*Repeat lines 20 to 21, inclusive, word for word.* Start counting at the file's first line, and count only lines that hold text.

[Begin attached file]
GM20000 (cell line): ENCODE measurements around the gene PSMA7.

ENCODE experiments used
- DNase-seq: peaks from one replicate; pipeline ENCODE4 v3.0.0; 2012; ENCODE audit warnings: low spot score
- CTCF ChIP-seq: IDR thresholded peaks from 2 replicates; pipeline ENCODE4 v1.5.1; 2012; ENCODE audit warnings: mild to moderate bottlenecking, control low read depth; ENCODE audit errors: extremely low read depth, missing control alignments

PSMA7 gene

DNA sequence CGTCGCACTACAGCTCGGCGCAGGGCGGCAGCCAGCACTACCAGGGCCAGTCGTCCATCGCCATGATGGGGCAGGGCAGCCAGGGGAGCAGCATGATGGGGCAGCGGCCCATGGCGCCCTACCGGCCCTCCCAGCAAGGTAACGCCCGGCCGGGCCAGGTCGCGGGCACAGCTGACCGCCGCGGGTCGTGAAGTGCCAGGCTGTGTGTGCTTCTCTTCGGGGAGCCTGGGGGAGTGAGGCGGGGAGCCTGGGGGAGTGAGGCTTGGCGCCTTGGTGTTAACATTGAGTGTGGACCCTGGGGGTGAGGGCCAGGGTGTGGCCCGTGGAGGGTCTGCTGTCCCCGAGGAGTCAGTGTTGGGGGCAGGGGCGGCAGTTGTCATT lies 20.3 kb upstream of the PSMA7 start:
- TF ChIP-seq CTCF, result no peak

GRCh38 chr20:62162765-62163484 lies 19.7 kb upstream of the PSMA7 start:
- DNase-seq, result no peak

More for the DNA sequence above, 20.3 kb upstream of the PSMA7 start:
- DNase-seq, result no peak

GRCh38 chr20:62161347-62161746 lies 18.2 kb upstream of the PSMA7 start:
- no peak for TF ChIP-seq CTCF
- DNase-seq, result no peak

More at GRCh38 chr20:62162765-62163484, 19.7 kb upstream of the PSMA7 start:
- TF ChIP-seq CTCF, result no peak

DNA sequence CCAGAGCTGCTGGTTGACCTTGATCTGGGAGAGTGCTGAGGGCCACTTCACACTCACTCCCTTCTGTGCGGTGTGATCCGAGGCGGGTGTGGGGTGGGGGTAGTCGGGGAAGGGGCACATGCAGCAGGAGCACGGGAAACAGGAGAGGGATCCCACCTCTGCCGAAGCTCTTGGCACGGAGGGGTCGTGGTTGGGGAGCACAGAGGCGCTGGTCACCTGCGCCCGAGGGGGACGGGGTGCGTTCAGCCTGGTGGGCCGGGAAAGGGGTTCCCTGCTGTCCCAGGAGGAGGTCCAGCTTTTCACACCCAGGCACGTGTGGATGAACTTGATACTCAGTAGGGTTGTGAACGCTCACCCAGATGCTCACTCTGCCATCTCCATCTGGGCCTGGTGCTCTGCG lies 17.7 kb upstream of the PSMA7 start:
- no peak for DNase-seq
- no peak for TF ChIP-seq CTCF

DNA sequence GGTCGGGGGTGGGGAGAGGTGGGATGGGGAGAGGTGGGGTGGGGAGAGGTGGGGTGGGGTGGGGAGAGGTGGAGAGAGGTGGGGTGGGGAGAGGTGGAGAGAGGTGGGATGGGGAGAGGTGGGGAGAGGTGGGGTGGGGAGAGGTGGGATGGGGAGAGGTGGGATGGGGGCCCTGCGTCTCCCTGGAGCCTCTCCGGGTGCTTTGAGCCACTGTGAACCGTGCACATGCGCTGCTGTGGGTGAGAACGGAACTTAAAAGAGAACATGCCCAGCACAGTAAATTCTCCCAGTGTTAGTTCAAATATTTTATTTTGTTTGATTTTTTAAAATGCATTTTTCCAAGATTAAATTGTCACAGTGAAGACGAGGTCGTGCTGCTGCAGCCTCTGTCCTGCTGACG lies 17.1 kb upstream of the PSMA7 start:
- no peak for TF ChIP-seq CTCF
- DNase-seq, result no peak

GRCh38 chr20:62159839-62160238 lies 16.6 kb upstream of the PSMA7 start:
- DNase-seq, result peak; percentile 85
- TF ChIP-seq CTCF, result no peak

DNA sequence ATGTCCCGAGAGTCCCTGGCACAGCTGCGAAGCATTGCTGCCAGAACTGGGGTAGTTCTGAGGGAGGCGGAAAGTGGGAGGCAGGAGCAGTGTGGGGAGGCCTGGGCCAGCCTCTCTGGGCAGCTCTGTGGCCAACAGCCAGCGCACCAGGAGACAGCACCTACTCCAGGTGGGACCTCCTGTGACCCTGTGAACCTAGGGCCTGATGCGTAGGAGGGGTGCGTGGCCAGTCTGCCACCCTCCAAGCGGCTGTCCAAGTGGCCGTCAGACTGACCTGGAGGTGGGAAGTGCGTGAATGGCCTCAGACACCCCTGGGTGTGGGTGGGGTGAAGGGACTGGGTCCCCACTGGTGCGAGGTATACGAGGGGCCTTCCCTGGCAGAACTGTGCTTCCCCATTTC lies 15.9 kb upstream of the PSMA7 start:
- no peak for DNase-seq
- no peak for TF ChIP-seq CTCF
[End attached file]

DNA sequence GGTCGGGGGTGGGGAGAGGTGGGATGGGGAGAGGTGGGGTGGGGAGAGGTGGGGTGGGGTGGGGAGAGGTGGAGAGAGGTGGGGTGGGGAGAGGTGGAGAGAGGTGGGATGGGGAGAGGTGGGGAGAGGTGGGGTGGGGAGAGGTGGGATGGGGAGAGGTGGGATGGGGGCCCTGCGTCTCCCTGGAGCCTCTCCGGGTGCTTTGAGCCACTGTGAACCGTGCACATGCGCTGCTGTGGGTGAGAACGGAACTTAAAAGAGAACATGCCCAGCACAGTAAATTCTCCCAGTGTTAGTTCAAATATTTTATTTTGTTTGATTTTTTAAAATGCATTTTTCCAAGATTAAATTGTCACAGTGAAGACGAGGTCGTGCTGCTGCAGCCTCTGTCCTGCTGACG lies 17.1 kb upstream of the PSMA7 start:
- no peak for TF ChIP-seq CTCF